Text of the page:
Elon Musk: “Anyone relying on lidar is doomed.” Experts: Maybe not

Lots of companies are working to develop self-driving cars. And almost all of them use lidar, a type of sensor that uses lasers to build a three-dimensional map of the world around the car.

But Tesla CEO Elon Musk argues that these companies are making a big mistake.

“They’re all going to dump lidar,” Elon Musk said at an April event showcasing Tesla’s self-driving technology.

“Anyone relying on lidar is doomed.”

“Lidar is really a shortcut,” added Tesla AI guru Andrej Karpathy. “It sidesteps the fundamental problems of visual recognition that is necessary for autonomy. It gives a false sense of progress, and is ultimately a crutch.”

In recent weeks I asked a number of experts about these claims. And I encountered a lot of skepticism.

“In a sense all of these sensors are crutches,” argued Greg McGuire, a researcher at MCity, the University of Michigan’s testing ground for autonomous vehicles. “That’s what we build, as engineers, as a society—we build crutches.”

Self-driving cars are going to need to be extremely safe and reliable to be accepted by society, McGuire said. And a key principle for high reliability is redundancy. Any single sensor will fail eventually. Using several different types of sensors makes it less likely that a single sensor’s failure will lead to disaster.

“Once you get out into the real world, and get beyond ideal conditions, there’s so much variability,” argues industry analyst (and former automotive engineer) Sam Abuelsamid. “It’s theoretically possible that you can do it with cameras alone, but to really have the confidence that the system is seeing what it thinks it’s seeing, it’s better to have other orthogonal sensing modes”—sensing modes like lidar.

Camera-only algorithms can work surprisingly well

On April 22, the same day Tesla held its autonomy event, a trio of Cornell researchers published a research paper that offered some support for Musk’s claims about lidar. Using nothing but stereo cameras, the computer scientists achieved breakthrough results on KITTI, a popular image recognition benchmark for self-driving systems. Their new technique produced results far superior to previously published camera-only results—and not far behind results that combined camera and lidar data.

Unfortunately, media coverage of the Cornell paper created confusion about what the researchers had actually found. Gizmodo’s writeup, for example, suggested the paper was about where cameras are mounted on a vehicle—a topic that wasn’t even mentioned in the paper. (Gizmodo re-wrote the article after researchers contacted them.)

To understand what the paper actually showed, we need a bit of background about how software converts raw camera images into a labeled three-dimensional model of a car’s surroundings. In the KITTI benchmark, an algorithm is considered a success if it can accurately place a three-dimensional bounding box around each object in a scene.

Software typically tackles this problem in two steps. First, the images are run through an algorithm that assigns a distance estimate to each pixel. This can be done using a pair of cameras and the parallax effect. Researchers have also developedtechniques to estimate pixel distances using a single camera. In either case, a second algorithm uses depth estimates to group pixels together into discrete objects, like cars, pedestrians, or cyclists.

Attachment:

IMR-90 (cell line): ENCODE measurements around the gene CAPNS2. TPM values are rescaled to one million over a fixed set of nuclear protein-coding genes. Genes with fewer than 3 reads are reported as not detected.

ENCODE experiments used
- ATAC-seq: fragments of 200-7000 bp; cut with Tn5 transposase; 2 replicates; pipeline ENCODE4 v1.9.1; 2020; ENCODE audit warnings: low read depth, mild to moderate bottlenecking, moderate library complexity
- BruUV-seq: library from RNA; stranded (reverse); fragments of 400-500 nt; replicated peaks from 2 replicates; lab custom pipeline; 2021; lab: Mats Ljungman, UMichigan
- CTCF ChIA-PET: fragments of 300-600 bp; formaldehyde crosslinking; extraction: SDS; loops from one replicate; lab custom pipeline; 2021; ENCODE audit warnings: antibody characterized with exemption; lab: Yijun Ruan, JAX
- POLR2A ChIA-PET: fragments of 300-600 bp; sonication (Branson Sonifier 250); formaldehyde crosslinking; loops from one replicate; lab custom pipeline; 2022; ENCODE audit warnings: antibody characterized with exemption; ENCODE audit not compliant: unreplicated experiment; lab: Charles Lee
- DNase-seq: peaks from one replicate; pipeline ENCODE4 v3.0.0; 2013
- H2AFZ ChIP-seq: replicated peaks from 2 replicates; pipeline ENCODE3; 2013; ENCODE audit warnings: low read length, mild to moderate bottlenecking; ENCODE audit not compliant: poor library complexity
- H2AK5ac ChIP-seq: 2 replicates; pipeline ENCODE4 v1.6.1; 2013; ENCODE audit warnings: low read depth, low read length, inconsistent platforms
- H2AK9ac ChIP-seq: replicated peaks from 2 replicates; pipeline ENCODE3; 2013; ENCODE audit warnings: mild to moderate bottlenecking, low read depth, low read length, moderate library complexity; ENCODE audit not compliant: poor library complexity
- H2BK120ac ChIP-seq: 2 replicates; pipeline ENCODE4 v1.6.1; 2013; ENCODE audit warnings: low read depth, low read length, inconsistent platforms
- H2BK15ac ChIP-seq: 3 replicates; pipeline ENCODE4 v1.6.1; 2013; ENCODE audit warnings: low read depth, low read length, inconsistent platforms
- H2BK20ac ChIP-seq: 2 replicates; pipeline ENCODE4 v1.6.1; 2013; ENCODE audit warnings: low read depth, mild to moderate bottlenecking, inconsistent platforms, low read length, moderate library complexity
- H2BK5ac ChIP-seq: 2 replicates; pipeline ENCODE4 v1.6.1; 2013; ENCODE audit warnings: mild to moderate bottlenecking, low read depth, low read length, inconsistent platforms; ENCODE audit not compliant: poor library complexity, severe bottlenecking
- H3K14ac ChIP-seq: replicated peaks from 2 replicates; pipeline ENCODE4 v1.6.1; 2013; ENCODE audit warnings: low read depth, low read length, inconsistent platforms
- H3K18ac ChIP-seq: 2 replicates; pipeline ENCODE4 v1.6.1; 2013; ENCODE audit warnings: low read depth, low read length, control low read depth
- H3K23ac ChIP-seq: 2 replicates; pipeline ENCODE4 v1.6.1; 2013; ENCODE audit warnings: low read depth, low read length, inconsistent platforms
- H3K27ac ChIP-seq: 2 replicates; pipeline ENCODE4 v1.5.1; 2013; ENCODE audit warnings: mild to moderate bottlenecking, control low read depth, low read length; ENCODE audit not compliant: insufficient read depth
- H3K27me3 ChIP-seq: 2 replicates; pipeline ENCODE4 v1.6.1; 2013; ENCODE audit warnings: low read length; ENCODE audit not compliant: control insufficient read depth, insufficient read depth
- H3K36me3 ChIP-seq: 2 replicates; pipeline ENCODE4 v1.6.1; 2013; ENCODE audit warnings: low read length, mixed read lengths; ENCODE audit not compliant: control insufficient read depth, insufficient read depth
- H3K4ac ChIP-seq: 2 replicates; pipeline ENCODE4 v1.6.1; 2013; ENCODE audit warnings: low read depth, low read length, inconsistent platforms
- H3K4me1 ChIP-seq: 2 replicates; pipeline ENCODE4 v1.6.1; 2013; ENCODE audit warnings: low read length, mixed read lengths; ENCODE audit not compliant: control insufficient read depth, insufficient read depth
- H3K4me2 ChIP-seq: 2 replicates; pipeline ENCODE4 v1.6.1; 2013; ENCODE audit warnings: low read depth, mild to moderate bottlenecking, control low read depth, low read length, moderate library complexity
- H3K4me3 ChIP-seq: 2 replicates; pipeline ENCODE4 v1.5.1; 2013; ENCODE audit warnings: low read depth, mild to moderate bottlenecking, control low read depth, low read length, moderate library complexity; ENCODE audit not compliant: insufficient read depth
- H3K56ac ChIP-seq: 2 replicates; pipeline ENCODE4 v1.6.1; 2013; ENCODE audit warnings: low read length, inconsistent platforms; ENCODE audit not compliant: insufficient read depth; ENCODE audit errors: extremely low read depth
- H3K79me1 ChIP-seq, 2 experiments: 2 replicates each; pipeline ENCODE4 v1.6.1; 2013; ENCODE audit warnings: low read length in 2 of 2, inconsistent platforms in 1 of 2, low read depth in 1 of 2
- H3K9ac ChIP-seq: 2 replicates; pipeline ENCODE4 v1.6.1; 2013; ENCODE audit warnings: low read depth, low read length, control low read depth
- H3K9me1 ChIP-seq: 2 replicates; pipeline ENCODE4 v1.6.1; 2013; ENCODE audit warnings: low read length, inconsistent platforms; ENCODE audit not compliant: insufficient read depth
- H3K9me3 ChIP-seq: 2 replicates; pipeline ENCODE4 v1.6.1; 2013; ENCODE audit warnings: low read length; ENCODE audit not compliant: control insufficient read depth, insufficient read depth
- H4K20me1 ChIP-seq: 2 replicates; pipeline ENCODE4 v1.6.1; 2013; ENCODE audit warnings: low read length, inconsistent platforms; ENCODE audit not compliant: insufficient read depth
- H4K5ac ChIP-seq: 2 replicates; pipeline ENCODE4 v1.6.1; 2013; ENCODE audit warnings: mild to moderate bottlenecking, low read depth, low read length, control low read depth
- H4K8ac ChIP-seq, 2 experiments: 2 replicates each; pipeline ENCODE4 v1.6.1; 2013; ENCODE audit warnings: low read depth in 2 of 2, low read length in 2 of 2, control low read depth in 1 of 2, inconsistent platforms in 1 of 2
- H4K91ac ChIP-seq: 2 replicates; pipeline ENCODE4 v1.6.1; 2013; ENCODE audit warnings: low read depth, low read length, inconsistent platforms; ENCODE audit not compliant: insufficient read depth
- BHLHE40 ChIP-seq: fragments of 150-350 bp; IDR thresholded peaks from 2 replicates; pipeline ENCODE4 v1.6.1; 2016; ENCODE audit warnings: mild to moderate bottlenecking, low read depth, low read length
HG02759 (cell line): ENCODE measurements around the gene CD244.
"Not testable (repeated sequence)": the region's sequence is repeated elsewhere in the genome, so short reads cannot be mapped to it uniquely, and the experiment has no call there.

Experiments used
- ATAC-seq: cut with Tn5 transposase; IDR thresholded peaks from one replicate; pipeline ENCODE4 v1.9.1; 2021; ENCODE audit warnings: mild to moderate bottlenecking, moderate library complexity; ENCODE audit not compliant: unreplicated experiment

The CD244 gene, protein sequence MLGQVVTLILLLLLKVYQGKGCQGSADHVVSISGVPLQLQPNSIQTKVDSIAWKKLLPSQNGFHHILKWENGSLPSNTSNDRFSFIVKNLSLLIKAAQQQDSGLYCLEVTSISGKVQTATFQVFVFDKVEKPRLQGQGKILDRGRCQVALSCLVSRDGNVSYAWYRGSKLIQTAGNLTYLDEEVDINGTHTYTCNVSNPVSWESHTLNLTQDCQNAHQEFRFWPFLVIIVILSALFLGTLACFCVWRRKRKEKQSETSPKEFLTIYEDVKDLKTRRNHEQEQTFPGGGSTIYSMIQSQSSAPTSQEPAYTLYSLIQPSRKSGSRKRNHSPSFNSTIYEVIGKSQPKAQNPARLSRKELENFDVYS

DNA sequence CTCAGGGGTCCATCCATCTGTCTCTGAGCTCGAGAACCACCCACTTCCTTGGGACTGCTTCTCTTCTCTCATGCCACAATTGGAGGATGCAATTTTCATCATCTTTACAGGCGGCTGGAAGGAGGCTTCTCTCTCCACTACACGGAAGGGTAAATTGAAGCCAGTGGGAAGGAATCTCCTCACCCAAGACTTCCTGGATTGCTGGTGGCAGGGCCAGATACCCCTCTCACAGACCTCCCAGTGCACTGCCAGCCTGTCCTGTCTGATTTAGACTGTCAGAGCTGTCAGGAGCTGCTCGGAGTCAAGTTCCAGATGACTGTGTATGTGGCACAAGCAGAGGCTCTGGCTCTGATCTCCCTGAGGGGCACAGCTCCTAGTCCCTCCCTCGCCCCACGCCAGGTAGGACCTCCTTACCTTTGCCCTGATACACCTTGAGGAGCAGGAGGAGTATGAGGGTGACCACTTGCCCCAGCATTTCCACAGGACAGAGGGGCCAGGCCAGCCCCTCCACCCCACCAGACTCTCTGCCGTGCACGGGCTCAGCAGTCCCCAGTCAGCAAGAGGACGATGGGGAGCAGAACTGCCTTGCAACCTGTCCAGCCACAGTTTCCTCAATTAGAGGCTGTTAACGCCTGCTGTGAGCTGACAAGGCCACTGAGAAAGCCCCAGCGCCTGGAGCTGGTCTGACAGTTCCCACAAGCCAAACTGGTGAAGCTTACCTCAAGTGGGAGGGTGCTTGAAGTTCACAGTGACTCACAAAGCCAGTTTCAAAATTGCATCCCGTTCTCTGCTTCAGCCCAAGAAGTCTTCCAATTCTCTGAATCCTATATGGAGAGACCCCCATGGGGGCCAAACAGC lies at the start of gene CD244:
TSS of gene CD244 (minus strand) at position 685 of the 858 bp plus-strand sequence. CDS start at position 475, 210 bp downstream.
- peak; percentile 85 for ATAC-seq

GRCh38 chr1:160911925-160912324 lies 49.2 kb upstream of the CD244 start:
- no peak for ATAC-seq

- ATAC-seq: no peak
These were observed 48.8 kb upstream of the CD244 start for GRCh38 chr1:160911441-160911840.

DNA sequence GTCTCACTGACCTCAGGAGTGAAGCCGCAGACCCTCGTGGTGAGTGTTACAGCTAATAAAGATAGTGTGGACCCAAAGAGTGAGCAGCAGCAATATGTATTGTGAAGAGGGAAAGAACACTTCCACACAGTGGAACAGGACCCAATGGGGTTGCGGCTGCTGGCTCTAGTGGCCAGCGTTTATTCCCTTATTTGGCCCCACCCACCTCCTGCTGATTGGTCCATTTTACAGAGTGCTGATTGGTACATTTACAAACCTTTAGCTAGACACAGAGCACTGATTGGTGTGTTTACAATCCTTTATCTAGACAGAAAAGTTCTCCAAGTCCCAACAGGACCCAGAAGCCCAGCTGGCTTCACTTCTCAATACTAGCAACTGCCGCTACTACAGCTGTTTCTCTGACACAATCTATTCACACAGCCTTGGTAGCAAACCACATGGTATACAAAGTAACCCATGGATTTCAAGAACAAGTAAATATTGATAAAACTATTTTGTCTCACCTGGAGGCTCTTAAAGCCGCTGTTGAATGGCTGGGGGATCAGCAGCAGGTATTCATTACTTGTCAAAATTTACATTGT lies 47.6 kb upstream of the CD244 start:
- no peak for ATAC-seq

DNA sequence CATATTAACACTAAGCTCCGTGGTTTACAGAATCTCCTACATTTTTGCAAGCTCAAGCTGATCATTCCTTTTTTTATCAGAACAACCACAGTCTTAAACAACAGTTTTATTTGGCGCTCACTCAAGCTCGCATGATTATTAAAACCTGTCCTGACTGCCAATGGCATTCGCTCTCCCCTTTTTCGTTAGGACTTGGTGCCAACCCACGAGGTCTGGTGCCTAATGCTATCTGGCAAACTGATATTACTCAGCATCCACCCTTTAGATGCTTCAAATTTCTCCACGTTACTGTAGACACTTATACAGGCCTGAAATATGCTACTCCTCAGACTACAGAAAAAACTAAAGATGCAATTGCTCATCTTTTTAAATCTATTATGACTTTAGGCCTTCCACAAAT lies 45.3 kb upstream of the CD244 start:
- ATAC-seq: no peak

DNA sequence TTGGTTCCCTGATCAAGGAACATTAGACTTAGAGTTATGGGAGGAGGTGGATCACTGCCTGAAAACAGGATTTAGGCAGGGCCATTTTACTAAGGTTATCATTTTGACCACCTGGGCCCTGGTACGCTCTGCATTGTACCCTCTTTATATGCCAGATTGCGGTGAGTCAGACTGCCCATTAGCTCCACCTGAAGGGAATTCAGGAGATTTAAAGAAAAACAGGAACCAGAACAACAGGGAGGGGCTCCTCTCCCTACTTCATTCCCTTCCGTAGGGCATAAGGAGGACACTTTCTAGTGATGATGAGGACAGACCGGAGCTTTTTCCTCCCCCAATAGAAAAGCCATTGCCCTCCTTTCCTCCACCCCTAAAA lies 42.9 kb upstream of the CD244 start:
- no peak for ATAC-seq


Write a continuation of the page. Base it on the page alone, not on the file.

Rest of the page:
The Cornell computer scientists focused on this second step. Most other researchers working on camera-only approaches have represented the pixel data as a two-dimensional image, with distance as an additional value for each pixel alongside red, green, and blue. Researchers would then typically run these two-dimensional images through a convolutional neural network (see our in-depth explainer here) that has been trained for the task.

But the Cornell team realized that using a two-dimensional representation was counterproductive because pixels that are close together in a two-dimensional image might be far apart in three-dimensional space. A vehicle in the foreground, for example, might appear directly in front of a tree that’s dozens of meters away.

So the Cornell researchers converted the pixels from each stereo image pair into the type of three-dimensional point cloud that is generated natively by lidar sensors. The researchers then fed this “pseudo-lidar” data into existing object recognition algorithms that are designed to take a lidar point cloud as an input.

“You could close the gap significantly”

“Our approach achieves impressive improvements over the existing state-of-the-art in image-based performance,” they wrote. In one version of the KITTI benchmark (“hard” 3-D detection with an IoU of 0.5), for example, the previous best result for camera-only data was an accuracy of 30%. The Cornell team managed to boost this to 66%.

In other words, one reason that cameras plus lidar performed better than cameras alone had nothing to do with the superior accuracy of lidar’s distance measurements. Rather, it was because the “native” data format produced by lidar happened to be easier for machine-learning algorithms to work with.

“What we showed in our paper is you could close the gap significantly” by converting camera-based data into a lidar-style point cloud, said Kilian Weinberger, a co-author of the Cornell paper, in a phone interview.

Still, Weinberger acknowledged, “there’s still a fair margin between lidar and non-lidar.” We mentioned before that the Cornell team achieved 66% accuracy on one version of the KITTI benchmark. Using the same algorithm on actual lidar point cloud data produced an accuracy of 86%.

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